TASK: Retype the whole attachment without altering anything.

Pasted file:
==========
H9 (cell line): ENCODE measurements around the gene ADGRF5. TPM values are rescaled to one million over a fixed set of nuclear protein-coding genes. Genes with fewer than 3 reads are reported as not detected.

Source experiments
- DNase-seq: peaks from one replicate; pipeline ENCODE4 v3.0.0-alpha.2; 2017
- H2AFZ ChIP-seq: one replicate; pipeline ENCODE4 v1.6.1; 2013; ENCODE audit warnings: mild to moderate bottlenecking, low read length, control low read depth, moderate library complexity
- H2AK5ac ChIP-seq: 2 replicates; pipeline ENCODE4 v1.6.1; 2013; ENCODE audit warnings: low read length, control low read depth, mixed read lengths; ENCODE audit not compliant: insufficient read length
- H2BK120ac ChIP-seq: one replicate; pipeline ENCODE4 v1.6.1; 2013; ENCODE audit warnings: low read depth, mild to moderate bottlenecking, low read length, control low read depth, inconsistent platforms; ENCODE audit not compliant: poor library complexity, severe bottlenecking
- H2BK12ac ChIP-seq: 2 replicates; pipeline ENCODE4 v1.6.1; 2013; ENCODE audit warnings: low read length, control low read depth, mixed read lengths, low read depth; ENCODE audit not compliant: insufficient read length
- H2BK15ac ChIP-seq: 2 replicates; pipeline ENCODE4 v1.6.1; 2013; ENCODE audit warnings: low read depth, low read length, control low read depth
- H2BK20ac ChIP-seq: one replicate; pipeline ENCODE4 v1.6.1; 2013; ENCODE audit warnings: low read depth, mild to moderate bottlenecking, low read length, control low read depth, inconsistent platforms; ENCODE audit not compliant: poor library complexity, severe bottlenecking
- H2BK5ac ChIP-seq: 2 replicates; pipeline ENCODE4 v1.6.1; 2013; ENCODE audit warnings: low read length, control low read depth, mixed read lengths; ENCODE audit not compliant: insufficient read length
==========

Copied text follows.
H9 (cell line): ENCODE measurements around the gene ADGRF5. TPM values are rescaled to one million over a fixed set of nuclear protein-coding genes. Genes with fewer than 3 reads are reported as not detected.

Source experiments
- DNase-seq: peaks from one replicate; pipeline ENCODE4 v3.0.0-alpha.2; 2017
- H2AFZ ChIP-seq: one replicate; pipeline ENCODE4 v1.6.1; 2013; ENCODE audit warnings: mild to moderate bottlenecking, low read length, control low read depth, moderate library complexity
- H2AK5ac ChIP-seq: 2 replicates; pipeline ENCODE4 v1.6.1; 2013; ENCODE audit warnings: low read length, control low read depth, mixed read lengths; ENCODE audit not compliant: insufficient read length
- H2BK120ac ChIP-seq: one replicate; pipeline ENCODE4 v1.6.1; 2013; ENCODE audit warnings: low read depth, mild to moderate bottlenecking, low read length, control low read depth, inconsistent platforms; ENCODE audit not compliant: poor library complexity, severe bottlenecking
- H2BK12ac ChIP-seq: 2 replicates; pipeline ENCODE4 v1.6.1; 2013; ENCODE audit warnings: low read length, control low read depth, mixed read lengths, low read depth; ENCODE audit not compliant: insufficient read length
- H2BK15ac ChIP-seq: 2 replicates; pipeline ENCODE4 v1.6.1; 2013; ENCODE audit warnings: low read depth, low read length, control low read depth
- H2BK20ac ChIP-seq: one replicate; pipeline ENCODE4 v1.6.1; 2013; ENCODE audit warnings: low read depth, mild to moderate bottlenecking, low read length, control low read depth, inconsistent platforms; ENCODE audit not compliant: poor library complexity, severe bottlenecking
- H2BK5ac ChIP-seq: 2 replicates; pipeline ENCODE4 v1.6.1; 2013; ENCODE audit warnings: low read length, control low read depth, mixed read lengths; ENCODE audit not compliant: insufficient read length